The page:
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Vol. 59. Issue 4.
Pages 251-252 (April 2023)
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Vol. 59. Issue 4.
Pages 251-252 (April 2023)
Case Report
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Chondrosarcoma of Manubrium: Innovative Chest Wall Reconstruction
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Ana Triviñoa,
Corresponding author
atrivi_17@hotmail.com

Corresponding author.
, Rafael López-Canoa, Jesús Machucab
a Servicio de Cirugía Torácica, Hospital Universitario Virgen Macarena, Sevilla, Spain
b Servicio de Anatomía Patológica, Hospital Universitario Virgen Macarena. Sevilla, Spain
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A 42-year-old male presented a protruding mass in manubrium with progressive growing for 4 months. Physical examination revealed a firm, non-movable, well-defined 5cm mass in sternum. Computed tomography and magnetic resonance showed a manubrial mass (45mm×39mm×34mm) with cortical breach and adjacent soft tissue calcification. Bone scintigraphy revealed an increased focal uptake in an osteoblastic mass in manubrium. These radiological findings suggested a chondrosarcoma. An incisional biopsy established a diagnosis of low grade chondrosarcoma.

Anterior bloc-resection of the chest wall with 2cm surgical margins was performed through a midline T-shaped skin incision. The manubrium, 1–3° costal cartilages of the right and left sides, and sternoclavicular joints bilaterally were removed. The affected area of the right pectoralis major muscle and the biopsy scar were also resected. A sternal titanium plate and pre-curved sternal staples (Trionyx System®) was used to reconstruction the chest wall and 3 wedge anchors (Stryker®) attached both clavicles to a multi-perforated sternal implant (Fig. 1A). The defect resulted was covered with left pectoralis major muscle flap. The histological examination of specimen confirmed the diagnosis of a grade 2 chondrosarcoma with microscopically tumor-free surgical margins (R0) (Fig. 1B). The patient was discharged without complication on postoperative day 5 (Fig. 1C) and the upper extremities mobility was conserved (Fig. 1D). He is running and doing weight training since the first postoperative month. Eight months after surgery, the patient keeps up a stable fixation of the sternoclavicular joint, and there is no evidence of local tumor recurrence.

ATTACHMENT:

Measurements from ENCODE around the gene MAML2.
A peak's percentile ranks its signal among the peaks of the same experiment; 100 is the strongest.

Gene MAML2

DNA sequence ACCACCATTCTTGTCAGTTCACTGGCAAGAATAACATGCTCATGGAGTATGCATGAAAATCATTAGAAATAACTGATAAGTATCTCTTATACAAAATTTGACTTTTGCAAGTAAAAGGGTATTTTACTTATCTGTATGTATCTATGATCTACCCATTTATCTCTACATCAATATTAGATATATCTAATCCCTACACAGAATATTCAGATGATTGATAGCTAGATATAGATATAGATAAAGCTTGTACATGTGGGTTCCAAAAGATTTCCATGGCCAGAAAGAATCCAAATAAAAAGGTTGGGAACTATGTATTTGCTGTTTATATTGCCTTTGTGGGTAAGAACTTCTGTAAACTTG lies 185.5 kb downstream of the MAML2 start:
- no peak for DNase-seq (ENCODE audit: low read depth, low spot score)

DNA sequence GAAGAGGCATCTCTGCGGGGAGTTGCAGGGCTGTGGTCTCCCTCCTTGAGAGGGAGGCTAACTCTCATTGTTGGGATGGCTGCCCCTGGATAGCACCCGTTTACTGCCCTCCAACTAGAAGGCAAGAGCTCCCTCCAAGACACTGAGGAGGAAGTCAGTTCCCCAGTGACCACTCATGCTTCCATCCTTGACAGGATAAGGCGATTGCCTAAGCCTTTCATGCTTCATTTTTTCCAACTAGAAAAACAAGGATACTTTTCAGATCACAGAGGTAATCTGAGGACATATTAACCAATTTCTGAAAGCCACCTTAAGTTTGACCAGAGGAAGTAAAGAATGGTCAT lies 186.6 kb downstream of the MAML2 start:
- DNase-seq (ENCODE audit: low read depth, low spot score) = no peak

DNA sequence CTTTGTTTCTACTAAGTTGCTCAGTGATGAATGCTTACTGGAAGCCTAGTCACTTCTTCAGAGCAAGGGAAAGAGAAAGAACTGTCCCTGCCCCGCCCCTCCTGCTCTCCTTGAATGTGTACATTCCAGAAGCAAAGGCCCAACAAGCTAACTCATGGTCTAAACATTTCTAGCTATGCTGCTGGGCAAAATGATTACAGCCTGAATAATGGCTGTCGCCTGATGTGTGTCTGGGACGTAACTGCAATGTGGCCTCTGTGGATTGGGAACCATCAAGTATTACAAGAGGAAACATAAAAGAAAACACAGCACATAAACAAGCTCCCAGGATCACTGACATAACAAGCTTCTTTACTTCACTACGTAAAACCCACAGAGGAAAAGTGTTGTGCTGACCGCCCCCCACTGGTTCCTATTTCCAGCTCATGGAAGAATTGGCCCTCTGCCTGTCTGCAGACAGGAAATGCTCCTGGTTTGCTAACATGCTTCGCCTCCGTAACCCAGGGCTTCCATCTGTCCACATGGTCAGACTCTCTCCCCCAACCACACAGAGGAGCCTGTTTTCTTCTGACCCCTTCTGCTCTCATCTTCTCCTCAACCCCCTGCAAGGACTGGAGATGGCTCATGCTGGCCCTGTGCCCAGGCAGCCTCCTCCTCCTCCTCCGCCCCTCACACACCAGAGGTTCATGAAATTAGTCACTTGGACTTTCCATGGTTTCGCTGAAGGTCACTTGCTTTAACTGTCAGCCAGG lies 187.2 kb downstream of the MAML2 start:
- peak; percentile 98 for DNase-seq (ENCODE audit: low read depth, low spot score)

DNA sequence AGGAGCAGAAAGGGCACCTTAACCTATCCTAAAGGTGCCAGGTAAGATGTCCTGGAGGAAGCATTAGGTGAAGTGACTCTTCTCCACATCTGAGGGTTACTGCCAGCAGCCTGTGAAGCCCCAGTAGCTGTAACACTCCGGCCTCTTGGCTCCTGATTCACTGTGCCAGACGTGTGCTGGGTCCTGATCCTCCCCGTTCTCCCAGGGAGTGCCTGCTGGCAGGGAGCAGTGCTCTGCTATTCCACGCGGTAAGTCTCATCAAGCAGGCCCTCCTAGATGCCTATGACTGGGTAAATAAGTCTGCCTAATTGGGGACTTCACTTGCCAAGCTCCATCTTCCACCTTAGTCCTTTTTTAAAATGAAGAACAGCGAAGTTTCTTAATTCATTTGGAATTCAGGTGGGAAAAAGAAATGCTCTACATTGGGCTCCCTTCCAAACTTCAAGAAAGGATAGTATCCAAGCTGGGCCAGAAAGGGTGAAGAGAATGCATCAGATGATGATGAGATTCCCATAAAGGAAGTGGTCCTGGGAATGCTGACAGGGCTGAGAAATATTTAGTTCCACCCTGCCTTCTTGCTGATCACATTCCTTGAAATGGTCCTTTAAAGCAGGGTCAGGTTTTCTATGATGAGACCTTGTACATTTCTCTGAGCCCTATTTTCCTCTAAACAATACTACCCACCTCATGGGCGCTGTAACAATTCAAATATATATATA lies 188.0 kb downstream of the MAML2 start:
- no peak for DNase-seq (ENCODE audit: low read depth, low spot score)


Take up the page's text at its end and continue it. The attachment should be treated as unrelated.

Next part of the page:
Fig. 1.

(A) Sternal reconstruction with Trionyx Rib Fixation System® and sternoclavicular joint fixation with wedge anchor (Stryker®) (green cross: clavicles; blue cross: sternocleidomastoid muscle attached to titanium sternal plate). (B) Gross specimen of the manubrium shows tumor growth. (C) The post-operative chest X-ray shows the costal arches fixations (orange arrows) and the 3 wedge anchors in both clavicles (green arrows). (D) Outcomes at the first postoperative month: position with arms in abduction without functional limitation.

(0.38MB).

Primary neoplasms of the sternum are very rare, less than 1% of primary bone tumors.1 Most are malignant neoplasms, and chondrosarcoma is the most common,2 as in our case. The 5-year survival rate of chondrosarcoma is 64–92%.2–4 They are resistant to chemotherapy and radiotherapy. Radical resection with surgical margins R0 is the gold standard for treatment.2 A high-grade tumor, size >10cm and incomplete resection (R1) are negative predictors. In our case, the tumor was a grade 2 of chondrosarcoma, the size was <5cm and complete surgical resection was performed (R0). If manubrium is affected by a neoplasm, sternoclavicular joint will also be involved. These cases represent a challenging procedure to preserve respiratory function and to keep the sternoclavicular articulation function. There are different techniques and materials for chest wall reconstruction: non-rigid materials, rigid materials, autologous tissue or allografts. In our case, the reconstruction of the rigid wall of the chest is performed using a sternal plate plus rib attachments and a wedge anchor for both sternoclavicular joints. The ideal prosthesis by sternoclavicular articulation is no universally accepted. Our device is inserted in clavicle head like a screw and it is affixed at a sternal implant by non-absorbable suture. The advantages of our technique are as follows: reduction operative time, high versatility, easy to model in situ, perfect adaptability (different sizes) and multi-perforated sternal plate for clavicle attachment point or muscle reinsertion. This reconstruction procedure is a safe and cost-effective method with good orthopedic and oncological outcomes. We report our results with this thoracic implant and a new sternoclavicular fixation system.

Conflict of Interests

The authors state that they have no conflict of interests.

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